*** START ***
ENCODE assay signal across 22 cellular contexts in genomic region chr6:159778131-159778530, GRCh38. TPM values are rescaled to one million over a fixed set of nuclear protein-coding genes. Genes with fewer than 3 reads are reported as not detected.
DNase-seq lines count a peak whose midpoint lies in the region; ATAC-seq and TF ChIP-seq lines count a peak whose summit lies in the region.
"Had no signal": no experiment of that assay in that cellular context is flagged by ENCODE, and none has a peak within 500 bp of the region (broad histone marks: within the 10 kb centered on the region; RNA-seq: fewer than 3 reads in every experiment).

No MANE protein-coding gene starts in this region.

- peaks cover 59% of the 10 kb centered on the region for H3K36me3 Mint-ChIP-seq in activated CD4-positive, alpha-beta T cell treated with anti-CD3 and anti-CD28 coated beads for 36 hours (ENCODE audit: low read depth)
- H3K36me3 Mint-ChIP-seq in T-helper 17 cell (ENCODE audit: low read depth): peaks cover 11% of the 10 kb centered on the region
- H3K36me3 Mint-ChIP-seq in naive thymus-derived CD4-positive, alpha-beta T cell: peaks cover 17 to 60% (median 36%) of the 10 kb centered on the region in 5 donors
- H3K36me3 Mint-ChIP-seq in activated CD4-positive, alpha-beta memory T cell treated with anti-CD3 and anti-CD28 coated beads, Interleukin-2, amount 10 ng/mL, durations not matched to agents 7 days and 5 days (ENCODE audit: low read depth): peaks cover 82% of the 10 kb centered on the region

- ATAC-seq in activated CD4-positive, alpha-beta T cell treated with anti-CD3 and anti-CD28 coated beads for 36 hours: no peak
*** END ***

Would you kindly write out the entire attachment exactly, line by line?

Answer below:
ENCODE assay signal across 22 cellular contexts in genomic region chr6:159778131-159778530, GRCh38. TPM values are rescaled to one million over a fixed set of nuclear protein-coding genes. Genes with fewer than 3 reads are reported as not detected.
DNase-seq lines count a peak whose midpoint lies in the region; ATAC-seq and TF ChIP-seq lines count a peak whose summit lies in the region.
"Had no signal": no experiment of that assay in that cellular context is flagged by ENCODE, and none has a peak within 500 bp of the region (broad histone marks: within the 10 kb centered on the region; RNA-seq: fewer than 3 reads in every experiment).

No MANE protein-coding gene starts in this region.

- peaks cover 59% of the 10 kb centered on the region for H3K36me3 Mint-ChIP-seq in activated CD4-positive, alpha-beta T cell treated with anti-CD3 and anti-CD28 coated beads for 36 hours (ENCODE audit: low read depth)
- H3K36me3 Mint-ChIP-seq in T-helper 17 cell (ENCODE audit: low read depth): peaks cover 11% of the 10 kb centered on the region
- H3K36me3 Mint-ChIP-seq in naive thymus-derived CD4-positive, alpha-beta T cell: peaks cover 17 to 60% (median 36%) of the 10 kb centered on the region in 5 donors
- H3K36me3 Mint-ChIP-seq in activated CD4-positive, alpha-beta memory T cell treated with anti-CD3 and anti-CD28 coated beads, Interleukin-2, amount 10 ng/mL, durations not matched to agents 7 days and 5 days (ENCODE audit: low read depth): peaks cover 82% of the 10 kb centered on the region

- ATAC-seq in activated CD4-positive, alpha-beta T cell treated with anti-CD3 and anti-CD28 coated beads for 36 hours: no peak